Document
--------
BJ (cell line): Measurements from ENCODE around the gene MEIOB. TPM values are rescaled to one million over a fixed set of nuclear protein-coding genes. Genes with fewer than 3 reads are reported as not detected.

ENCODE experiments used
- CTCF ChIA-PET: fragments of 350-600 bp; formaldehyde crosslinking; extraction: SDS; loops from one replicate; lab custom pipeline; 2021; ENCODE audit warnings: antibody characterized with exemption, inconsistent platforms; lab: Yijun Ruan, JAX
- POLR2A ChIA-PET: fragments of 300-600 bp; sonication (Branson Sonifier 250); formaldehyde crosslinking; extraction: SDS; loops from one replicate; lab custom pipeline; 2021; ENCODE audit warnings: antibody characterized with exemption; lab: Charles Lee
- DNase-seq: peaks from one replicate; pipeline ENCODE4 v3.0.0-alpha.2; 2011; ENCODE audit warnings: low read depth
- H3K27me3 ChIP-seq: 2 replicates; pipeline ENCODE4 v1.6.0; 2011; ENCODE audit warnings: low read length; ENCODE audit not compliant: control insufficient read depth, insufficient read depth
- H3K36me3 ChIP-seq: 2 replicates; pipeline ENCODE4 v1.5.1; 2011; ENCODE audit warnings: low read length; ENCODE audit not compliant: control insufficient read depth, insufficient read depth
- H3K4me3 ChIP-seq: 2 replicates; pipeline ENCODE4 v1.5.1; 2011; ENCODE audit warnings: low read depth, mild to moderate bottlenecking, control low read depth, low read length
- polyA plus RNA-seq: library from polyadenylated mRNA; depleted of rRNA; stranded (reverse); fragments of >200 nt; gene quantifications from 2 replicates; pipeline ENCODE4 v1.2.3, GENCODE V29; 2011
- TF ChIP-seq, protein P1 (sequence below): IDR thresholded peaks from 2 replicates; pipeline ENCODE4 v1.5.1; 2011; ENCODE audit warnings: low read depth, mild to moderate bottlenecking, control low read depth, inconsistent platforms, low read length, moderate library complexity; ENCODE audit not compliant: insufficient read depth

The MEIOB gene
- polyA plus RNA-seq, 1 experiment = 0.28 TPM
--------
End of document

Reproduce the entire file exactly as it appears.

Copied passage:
BJ (cell line): Measurements from ENCODE around the gene MEIOB. TPM values are rescaled to one million over a fixed set of nuclear protein-coding genes. Genes with fewer than 3 reads are reported as not detected.

ENCODE experiments used
- CTCF ChIA-PET: fragments of 350-600 bp; formaldehyde crosslinking; extraction: SDS; loops from one replicate; lab custom pipeline; 2021; ENCODE audit warnings: antibody characterized with exemption, inconsistent platforms; lab: Yijun Ruan, JAX
- POLR2A ChIA-PET: fragments of 300-600 bp; sonication (Branson Sonifier 250); formaldehyde crosslinking; extraction: SDS; loops from one replicate; lab custom pipeline; 2021; ENCODE audit warnings: antibody characterized with exemption; lab: Charles Lee
- DNase-seq: peaks from one replicate; pipeline ENCODE4 v3.0.0-alpha.2; 2011; ENCODE audit warnings: low read depth
- H3K27me3 ChIP-seq: 2 replicates; pipeline ENCODE4 v1.6.0; 2011; ENCODE audit warnings: low read length; ENCODE audit not compliant: control insufficient read depth, insufficient read depth
- H3K36me3 ChIP-seq: 2 replicates; pipeline ENCODE4 v1.5.1; 2011; ENCODE audit warnings: low read length; ENCODE audit not compliant: control insufficient read depth, insufficient read depth
- H3K4me3 ChIP-seq: 2 replicates; pipeline ENCODE4 v1.5.1; 2011; ENCODE audit warnings: low read depth, mild to moderate bottlenecking, control low read depth, low read length
- polyA plus RNA-seq: library from polyadenylated mRNA; depleted of rRNA; stranded (reverse); fragments of >200 nt; gene quantifications from 2 replicates; pipeline ENCODE4 v1.2.3, GENCODE V29; 2011
- TF ChIP-seq, protein P1 (sequence below): IDR thresholded peaks from 2 replicates; pipeline ENCODE4 v1.5.1; 2011; ENCODE audit warnings: low read depth, mild to moderate bottlenecking, control low read depth, inconsistent platforms, low read length, moderate library complexity; ENCODE audit not compliant: insufficient read depth

The MEIOB gene
- polyA plus RNA-seq, 1 experiment = 0.28 TPM